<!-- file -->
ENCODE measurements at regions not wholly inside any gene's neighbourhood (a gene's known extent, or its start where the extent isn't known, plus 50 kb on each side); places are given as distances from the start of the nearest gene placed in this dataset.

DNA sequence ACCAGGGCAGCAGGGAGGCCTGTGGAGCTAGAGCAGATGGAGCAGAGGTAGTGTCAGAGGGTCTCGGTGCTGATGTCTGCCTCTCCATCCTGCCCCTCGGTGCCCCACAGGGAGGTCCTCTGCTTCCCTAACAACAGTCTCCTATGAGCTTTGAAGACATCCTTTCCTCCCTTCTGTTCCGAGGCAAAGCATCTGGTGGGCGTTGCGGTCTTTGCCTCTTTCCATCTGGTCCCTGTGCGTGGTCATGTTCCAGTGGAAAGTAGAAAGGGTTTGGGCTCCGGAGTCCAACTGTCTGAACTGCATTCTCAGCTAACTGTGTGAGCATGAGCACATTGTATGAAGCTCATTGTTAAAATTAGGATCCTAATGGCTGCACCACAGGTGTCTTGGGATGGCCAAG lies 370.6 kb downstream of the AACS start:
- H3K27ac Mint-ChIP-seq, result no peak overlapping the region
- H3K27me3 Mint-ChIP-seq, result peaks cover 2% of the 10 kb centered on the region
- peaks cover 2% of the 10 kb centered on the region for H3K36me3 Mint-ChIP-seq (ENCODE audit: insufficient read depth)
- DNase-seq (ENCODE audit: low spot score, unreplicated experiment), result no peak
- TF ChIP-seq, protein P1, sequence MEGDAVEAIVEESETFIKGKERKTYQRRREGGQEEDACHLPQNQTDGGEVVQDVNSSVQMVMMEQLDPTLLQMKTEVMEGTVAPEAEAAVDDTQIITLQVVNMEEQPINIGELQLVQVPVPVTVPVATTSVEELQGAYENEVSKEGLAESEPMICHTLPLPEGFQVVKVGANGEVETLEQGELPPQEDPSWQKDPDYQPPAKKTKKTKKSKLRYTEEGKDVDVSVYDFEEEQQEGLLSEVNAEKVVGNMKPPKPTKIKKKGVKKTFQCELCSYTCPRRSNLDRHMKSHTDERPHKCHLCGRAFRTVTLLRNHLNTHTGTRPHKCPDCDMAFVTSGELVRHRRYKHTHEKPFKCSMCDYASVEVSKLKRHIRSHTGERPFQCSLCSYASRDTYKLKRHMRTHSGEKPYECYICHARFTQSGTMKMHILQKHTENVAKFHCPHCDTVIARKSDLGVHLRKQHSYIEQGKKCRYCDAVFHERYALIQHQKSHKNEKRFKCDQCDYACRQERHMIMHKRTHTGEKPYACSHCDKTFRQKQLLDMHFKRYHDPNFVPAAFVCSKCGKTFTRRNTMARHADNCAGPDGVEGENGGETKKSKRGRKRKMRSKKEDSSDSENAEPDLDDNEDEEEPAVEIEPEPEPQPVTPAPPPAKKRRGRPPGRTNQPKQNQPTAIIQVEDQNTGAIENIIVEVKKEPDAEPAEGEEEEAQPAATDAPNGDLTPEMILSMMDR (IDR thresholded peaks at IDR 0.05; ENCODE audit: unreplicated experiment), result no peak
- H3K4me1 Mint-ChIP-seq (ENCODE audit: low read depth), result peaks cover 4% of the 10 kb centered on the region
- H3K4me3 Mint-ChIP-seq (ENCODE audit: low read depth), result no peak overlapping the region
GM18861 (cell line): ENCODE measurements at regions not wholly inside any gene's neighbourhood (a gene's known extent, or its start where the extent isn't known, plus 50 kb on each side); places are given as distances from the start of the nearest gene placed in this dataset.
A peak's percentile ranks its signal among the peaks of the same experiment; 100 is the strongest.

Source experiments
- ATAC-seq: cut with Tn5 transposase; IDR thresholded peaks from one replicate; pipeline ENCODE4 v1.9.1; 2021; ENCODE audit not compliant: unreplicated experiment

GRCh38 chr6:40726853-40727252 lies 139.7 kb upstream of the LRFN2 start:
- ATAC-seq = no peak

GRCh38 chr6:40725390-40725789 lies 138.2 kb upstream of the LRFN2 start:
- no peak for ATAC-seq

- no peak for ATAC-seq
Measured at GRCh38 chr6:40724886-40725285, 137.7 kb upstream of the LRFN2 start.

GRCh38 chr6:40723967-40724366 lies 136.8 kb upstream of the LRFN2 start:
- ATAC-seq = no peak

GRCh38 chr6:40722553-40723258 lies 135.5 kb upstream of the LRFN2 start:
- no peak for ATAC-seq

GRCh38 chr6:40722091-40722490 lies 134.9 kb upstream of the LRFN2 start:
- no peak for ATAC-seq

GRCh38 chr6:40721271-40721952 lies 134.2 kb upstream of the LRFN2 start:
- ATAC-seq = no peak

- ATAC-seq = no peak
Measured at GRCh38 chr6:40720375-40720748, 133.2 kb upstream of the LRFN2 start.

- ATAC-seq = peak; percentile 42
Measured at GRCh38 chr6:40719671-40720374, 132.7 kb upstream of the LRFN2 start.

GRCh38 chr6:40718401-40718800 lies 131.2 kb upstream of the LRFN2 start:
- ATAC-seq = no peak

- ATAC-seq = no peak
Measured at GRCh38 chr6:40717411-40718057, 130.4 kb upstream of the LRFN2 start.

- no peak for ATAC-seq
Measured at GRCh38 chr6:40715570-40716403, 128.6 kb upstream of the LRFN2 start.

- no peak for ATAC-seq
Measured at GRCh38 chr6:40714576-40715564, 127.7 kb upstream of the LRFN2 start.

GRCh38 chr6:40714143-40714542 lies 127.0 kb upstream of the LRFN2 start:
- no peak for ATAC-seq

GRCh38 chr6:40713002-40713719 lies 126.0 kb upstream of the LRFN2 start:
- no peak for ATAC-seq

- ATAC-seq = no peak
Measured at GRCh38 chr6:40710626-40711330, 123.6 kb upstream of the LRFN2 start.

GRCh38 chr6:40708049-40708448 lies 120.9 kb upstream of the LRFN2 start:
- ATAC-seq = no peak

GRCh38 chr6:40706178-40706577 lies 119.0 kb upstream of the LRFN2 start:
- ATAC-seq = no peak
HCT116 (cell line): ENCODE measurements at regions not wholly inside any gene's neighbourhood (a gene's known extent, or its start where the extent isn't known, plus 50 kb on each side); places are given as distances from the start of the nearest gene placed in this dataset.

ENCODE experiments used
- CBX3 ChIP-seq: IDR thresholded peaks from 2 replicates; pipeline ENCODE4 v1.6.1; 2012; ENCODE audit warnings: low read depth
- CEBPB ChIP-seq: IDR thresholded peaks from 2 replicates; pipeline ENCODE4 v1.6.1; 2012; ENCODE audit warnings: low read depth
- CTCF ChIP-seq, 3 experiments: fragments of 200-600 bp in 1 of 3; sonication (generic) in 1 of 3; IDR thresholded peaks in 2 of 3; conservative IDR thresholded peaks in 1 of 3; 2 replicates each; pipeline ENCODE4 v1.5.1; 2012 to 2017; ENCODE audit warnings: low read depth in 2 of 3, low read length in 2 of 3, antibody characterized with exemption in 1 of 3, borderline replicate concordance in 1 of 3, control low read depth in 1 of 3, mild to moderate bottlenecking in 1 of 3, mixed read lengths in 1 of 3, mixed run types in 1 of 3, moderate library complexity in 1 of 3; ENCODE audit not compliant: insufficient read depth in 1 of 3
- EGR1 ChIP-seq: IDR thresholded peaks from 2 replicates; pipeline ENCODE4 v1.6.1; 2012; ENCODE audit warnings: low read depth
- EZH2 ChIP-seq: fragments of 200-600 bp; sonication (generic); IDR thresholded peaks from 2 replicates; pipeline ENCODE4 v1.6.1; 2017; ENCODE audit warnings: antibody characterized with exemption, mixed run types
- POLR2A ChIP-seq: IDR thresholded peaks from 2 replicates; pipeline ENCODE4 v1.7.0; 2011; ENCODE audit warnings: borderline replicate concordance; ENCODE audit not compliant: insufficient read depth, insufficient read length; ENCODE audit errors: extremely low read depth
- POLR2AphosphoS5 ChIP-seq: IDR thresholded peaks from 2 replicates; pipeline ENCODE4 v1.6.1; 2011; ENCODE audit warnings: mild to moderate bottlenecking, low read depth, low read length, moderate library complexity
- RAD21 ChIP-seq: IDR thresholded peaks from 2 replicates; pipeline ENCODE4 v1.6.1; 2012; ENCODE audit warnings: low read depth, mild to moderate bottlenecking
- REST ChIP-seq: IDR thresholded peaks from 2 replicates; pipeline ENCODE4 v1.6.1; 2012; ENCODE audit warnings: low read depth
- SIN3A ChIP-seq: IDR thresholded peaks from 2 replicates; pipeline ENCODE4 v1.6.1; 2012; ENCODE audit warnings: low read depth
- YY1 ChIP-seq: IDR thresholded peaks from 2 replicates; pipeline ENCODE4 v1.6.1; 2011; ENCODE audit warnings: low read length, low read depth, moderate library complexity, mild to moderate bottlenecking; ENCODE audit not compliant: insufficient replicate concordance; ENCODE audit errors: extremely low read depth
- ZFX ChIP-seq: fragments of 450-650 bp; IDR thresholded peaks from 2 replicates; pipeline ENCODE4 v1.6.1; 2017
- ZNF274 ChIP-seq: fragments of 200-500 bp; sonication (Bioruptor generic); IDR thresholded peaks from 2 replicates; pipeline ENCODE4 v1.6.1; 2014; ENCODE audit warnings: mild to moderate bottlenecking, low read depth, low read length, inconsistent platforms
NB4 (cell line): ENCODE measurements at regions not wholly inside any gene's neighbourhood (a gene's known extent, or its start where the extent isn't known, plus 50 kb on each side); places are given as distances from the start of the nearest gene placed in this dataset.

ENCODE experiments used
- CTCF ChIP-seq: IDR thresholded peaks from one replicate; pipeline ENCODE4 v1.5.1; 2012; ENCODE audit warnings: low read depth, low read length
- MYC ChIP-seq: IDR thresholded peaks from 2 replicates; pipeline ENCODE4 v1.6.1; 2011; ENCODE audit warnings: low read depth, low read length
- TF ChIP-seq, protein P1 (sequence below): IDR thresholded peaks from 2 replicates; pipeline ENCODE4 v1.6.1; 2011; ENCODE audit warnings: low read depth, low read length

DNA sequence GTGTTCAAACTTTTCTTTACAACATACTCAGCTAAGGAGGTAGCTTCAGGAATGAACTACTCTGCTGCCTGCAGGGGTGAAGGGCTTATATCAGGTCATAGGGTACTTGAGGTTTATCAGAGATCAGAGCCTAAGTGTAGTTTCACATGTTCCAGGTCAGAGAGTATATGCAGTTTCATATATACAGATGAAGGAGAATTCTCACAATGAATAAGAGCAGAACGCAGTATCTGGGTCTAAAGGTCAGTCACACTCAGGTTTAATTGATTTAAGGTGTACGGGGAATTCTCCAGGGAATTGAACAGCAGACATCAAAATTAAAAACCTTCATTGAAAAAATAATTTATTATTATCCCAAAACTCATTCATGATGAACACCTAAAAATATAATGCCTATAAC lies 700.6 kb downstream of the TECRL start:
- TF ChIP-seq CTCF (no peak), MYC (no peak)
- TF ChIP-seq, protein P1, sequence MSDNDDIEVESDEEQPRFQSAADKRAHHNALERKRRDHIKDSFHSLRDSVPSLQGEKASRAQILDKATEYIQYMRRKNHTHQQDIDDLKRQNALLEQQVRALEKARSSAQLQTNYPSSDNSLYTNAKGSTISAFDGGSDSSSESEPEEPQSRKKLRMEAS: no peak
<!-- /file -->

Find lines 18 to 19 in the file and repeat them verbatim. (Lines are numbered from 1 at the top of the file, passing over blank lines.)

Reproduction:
- no peak for ATAC-seq
Measured at GRCh38 chr6:40724886-40725285, 137.7 kb upstream of the LRFN2 start.